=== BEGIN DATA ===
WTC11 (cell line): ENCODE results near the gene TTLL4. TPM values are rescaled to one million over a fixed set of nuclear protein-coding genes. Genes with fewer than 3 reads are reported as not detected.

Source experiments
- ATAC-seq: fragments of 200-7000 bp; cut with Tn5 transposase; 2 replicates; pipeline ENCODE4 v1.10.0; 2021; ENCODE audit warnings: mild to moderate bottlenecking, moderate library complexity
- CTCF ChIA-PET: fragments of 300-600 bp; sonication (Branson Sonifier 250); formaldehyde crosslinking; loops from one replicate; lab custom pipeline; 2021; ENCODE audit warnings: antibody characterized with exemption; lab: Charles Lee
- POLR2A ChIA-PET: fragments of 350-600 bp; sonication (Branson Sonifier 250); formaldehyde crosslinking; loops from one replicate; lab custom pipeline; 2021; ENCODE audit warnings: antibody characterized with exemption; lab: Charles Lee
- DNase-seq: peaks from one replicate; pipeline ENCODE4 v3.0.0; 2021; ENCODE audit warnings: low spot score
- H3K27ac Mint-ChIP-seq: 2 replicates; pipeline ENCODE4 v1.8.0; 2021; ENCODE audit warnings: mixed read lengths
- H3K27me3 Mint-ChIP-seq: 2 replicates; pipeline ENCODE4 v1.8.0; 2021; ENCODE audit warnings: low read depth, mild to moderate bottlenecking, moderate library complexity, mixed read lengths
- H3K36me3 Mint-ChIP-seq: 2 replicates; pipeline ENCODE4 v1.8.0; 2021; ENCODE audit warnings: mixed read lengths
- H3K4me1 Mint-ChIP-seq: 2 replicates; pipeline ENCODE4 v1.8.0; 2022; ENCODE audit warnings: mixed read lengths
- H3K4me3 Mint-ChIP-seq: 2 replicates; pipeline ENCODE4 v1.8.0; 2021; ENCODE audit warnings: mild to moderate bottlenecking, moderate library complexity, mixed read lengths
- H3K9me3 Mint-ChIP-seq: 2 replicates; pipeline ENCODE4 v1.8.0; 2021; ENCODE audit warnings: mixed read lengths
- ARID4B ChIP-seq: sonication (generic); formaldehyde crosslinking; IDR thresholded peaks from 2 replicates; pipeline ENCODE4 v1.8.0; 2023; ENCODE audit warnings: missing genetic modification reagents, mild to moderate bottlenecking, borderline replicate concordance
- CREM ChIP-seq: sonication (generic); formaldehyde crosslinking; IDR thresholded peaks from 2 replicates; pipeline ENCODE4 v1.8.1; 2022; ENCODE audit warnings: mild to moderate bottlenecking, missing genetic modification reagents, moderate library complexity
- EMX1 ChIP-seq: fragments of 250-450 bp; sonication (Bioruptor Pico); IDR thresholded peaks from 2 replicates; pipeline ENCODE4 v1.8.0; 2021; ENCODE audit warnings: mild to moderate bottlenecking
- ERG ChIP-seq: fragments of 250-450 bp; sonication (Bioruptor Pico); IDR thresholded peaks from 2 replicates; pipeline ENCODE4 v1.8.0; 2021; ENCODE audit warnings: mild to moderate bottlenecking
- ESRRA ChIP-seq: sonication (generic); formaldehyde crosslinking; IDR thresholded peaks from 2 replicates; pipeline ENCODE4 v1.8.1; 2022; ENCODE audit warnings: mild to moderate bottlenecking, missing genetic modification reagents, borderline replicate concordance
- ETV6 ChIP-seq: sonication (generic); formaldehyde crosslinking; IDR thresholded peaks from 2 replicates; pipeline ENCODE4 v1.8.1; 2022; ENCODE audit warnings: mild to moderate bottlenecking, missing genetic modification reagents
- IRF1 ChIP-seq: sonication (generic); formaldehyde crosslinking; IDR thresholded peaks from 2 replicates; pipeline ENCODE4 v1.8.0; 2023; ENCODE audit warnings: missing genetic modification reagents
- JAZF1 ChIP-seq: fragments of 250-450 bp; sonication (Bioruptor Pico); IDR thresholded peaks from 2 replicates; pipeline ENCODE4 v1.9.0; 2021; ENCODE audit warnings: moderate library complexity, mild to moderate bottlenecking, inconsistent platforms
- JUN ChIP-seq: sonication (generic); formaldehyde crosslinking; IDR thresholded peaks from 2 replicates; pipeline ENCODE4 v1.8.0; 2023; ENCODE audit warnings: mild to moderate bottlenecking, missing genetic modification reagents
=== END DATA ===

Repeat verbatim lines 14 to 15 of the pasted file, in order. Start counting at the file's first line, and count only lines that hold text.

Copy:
- CREM ChIP-seq: sonication (generic); formaldehyde crosslinking; IDR thresholded peaks from 2 replicates; pipeline ENCODE4 v1.8.1; 2022; ENCODE audit warnings: mild to moderate bottlenecking, missing genetic modification reagents, moderate library complexity
- EMX1 ChIP-seq: fragments of 250-450 bp; sonication (Bioruptor Pico); IDR thresholded peaks from 2 replicates; pipeline ENCODE4 v1.8.0; 2021; ENCODE audit warnings: mild to moderate bottlenecking